Skip to main content


In the battle between SAT scores and GPA, many students wonder which heavyweight matters most to your college application. Though many college admissions departments say your GPA delivers the biggest punch, these same admissions officers are secretly showing scorecards that declare the SAT the winner of the match. So why the secrecy and denial surrounding the importance of the SAT?

Think about how the two sets of data are computed: your GPA is cultivated over four years and measures effort, focus, and diligence whereas your SAT score is acquired in a matter of hours and is generally believed to simply reflect your aptitude. Universities might appear “shallow” if they reveal that more weight is given to a four-hour test than a GPA produced over a four-year period. It’s a lot like someone who says that that only thing that matters about a prospective date is personality, but yet that person only dates supermodels. Sometimes we say things that are not fully true in order to avoid public censure, and college admissions departments are no different. But, we now know that test scores are the most important components of a college application thanks to former admissions officers who have come forward and revealed the secret formula used to determine an applicant’s standing.

There are several reasons that the SAT is considered a more valuable admissions tool than your GPA. The most obvious is that the SAT is a standardized test. While your GPA compares you to the rest of your school, your SAT score compares you to the rest of the country. GPAs are not standard. An ‘A’ earned in Mrs. Crawford’s English class in New York City might only equate to a ‘C’ in Mr. Pryor’s English class in San Diego. Plus, some schools are guilty of inflating the grades of its students. Because multiple high schools are competing for the same students, it is in the best interest of the school to produce a senior class with an outstanding GPA average. Parents in the district may hear that a certain high school consistently produces a senior class with an average GPA of 3.9 and they immediately sign their 8th grader up, not realizing that the average GPA of the class is a full point higher than it should be! A counselor in a competitive high school might go one step further and leave a student’s class ranking off of a transcript in order to make an inflated 4.0 look like a stellar score, when in fact it is just slightly above average among the class. You can start to see why a college admissions officer has a hard time putting a lot of faith into a GPA generated by school employees! But while these admissions officers may be afraid to trust some principals, counselors, and teachers, they can certainly trust an SAT score. It is standardized by a third party, the College Board, and it fairly compares Jane in Florida to John in Oregon. It can also provide additional, unbiased information about a student’s transcript or recommendations. Let’s say that Tina received an ‘A’ in geometry and had a glowing recommendation from her math teacher, but she only scored a 460—well below average—on the SAT math section. An admissions officer would likely infer that Tina’s grade was inflated and that her math teacher is an unreliable source. Sadly, this information will also be applied to other applicants from the school, both in the current application class and in years to come. As much as the SAT may seem like an unfair assessment to you, it is the only fair tool for admissions officers to compare students from different schools and educational backgrounds across the country.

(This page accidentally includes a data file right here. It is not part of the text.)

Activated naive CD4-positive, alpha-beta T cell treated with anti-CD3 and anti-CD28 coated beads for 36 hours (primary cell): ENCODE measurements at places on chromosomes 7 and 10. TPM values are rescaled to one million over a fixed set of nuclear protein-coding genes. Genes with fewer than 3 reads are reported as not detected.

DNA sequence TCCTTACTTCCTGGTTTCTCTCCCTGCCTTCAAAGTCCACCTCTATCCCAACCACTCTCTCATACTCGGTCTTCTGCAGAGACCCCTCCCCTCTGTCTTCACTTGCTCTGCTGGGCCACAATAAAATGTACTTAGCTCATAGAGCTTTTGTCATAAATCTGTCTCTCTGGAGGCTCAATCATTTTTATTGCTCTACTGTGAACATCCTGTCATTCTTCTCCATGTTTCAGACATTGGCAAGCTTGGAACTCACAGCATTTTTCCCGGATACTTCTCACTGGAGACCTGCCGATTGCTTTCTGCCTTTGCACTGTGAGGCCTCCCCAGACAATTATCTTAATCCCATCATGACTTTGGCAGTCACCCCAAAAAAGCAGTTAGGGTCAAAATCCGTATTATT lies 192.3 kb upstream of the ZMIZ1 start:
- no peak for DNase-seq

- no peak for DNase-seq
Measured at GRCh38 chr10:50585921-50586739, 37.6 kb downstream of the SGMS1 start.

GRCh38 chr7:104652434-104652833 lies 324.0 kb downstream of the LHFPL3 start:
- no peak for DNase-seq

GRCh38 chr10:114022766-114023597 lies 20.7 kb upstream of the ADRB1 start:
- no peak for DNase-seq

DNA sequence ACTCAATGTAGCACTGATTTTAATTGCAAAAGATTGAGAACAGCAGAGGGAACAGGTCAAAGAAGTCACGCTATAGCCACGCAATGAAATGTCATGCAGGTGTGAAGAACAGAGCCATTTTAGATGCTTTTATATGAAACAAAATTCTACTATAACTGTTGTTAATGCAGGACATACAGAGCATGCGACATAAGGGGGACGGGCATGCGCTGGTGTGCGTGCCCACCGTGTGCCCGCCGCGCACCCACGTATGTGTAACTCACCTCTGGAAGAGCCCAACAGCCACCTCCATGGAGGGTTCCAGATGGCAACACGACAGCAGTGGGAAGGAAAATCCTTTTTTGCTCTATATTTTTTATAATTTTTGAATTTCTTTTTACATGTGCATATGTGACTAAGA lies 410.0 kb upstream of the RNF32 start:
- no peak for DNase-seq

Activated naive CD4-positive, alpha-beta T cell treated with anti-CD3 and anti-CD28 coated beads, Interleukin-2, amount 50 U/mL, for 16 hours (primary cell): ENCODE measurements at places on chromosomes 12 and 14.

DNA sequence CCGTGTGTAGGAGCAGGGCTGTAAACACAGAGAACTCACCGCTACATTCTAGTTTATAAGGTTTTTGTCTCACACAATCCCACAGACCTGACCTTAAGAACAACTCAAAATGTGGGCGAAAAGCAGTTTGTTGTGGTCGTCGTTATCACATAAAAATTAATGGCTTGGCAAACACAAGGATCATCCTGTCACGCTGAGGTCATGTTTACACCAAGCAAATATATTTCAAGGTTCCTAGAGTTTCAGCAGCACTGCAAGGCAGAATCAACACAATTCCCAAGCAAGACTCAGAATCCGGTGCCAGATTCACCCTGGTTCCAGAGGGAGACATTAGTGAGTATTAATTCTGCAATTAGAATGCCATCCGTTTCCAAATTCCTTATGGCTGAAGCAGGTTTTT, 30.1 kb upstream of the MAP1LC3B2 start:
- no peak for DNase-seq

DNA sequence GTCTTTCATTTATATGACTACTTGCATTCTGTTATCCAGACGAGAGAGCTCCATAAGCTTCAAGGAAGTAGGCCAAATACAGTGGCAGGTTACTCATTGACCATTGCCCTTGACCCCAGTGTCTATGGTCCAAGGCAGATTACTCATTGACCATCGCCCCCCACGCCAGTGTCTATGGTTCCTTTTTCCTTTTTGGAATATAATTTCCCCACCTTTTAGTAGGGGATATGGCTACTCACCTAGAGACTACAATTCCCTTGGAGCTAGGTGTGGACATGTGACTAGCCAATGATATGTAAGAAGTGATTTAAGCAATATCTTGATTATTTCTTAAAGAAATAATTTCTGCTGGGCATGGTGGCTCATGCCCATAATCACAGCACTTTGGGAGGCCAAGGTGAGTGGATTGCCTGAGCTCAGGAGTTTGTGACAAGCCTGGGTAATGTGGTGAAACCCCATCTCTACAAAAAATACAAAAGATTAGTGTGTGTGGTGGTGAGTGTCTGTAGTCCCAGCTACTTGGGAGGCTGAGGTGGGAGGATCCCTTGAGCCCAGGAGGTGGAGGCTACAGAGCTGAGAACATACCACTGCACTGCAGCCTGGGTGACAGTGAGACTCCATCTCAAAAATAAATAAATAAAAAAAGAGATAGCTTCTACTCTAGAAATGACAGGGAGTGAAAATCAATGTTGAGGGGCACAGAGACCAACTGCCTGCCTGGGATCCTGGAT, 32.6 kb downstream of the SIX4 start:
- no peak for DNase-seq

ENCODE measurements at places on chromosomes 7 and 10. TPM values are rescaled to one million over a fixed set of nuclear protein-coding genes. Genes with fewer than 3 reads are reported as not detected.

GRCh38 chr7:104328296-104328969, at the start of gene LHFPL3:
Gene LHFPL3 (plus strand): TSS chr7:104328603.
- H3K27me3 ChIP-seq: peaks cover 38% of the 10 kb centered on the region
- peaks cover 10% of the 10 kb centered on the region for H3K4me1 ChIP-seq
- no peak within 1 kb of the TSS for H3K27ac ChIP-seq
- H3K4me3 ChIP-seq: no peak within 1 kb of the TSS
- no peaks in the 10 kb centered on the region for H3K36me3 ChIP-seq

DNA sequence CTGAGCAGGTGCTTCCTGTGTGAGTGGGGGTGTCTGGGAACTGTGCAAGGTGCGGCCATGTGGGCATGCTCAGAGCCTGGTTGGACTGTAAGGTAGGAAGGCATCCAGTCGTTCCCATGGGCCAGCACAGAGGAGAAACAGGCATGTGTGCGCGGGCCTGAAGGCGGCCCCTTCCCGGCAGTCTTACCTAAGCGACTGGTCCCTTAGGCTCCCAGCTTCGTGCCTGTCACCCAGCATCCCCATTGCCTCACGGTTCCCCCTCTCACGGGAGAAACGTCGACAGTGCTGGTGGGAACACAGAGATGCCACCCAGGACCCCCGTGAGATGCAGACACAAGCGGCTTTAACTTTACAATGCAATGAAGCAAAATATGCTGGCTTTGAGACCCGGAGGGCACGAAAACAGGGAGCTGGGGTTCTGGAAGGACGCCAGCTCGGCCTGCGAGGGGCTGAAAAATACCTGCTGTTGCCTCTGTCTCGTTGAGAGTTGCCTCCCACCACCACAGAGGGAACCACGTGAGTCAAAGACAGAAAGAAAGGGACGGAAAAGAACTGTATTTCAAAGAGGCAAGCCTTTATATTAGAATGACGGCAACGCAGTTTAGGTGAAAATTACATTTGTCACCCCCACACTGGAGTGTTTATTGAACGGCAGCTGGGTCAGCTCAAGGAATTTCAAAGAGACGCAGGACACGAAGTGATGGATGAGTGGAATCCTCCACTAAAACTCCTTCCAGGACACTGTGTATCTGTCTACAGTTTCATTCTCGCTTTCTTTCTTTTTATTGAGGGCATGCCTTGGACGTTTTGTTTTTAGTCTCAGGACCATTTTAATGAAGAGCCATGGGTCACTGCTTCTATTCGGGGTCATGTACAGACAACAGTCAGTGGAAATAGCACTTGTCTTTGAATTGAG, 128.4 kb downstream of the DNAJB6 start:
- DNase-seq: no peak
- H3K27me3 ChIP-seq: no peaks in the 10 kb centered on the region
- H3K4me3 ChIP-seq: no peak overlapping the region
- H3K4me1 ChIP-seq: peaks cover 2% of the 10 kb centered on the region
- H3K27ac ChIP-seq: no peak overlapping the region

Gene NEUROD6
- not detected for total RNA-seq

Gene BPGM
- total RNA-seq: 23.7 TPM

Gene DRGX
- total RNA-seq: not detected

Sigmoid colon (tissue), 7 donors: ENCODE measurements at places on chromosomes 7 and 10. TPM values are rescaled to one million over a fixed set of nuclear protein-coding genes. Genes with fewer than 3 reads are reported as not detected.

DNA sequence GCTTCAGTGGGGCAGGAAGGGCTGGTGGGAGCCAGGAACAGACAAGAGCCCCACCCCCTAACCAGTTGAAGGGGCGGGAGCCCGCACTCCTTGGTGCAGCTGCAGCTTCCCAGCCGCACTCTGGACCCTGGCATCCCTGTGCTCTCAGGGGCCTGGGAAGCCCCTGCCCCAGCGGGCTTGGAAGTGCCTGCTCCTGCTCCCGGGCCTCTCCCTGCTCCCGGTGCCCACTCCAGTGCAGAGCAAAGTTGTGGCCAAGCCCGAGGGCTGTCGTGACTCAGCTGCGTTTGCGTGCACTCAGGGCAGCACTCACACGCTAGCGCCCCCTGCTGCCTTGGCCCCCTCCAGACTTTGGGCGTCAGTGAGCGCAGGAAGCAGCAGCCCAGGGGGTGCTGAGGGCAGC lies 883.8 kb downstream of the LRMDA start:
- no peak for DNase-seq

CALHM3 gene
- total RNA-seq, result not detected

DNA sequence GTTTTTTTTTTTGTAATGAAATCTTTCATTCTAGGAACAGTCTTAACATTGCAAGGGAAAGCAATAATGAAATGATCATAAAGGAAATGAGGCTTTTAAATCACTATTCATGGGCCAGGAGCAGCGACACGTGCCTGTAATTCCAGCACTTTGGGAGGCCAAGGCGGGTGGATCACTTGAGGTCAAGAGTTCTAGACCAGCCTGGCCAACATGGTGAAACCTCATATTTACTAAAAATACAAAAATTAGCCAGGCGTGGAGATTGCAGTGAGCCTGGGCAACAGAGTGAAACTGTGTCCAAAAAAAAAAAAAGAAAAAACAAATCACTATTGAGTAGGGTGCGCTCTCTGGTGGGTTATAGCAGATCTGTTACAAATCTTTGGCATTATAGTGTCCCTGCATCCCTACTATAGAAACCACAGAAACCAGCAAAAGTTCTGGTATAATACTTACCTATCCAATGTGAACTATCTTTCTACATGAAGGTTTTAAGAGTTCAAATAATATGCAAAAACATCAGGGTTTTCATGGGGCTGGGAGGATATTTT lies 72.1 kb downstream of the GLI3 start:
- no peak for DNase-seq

The SAT is also respected for its indication of aptitude. Most admissions officers are intellectuals themselves, and they tend to value intellect in their applicants. For this reason they are more likely to dismiss less than desirable grades when accompanied by a high SAT score. If Clive submits a 2020 on this SAT but a GPA of 2.5, an admissions officer may explain the discrepancy by saying Clive was obviously quite bright but must not have been challenged by his high school teachers; he is likely to shine when he is properly engaged by the professors at their prestigious university. But if Cleo turns in an application with a 1430 SAT score and a 4.0 GPA, that same admissions officer is likely to be suspicious of her transcript and doubt her ability to keep up with the intellectual level of college courses.

Finally, high SAT scores are secretly coveted by colleges and universities because officials want to boost the average SAT score of the incoming class in order to appear more selective than competing schools. City University wants nothing more than to advertise that their freshman class had an average SAT score of 1820, which is 100 points higher than State College across town. A higher selectivity ranking attracts better applicants and more funding, and like all businesses, colleges are constantly competing for clients and market share.

That said, keep in mind that your GPA is not at all worthless! While the SAT might have won the match, the GPA manages to steal several rounds. It is the only numerical data that can reveal hard work, self-discipline, and consistency. Together with your transcript, your GPA can show improvement over time and intellectual growth. These qualities are quite valuable when you are being compared to another student with a similar SAT score but lesser GPA. It is still important to take rigorous classes and earn good grades to bolster your transcript and GPA.

Despite what your guidance counselor may say or an admissions officer at your prospective university may claim, your standardized test scores are the most important components of the college admissions process. If you want to be the applicant with the knockout punch—gaining you certain admission—you must be fully prepared and submit the best SAT score possible.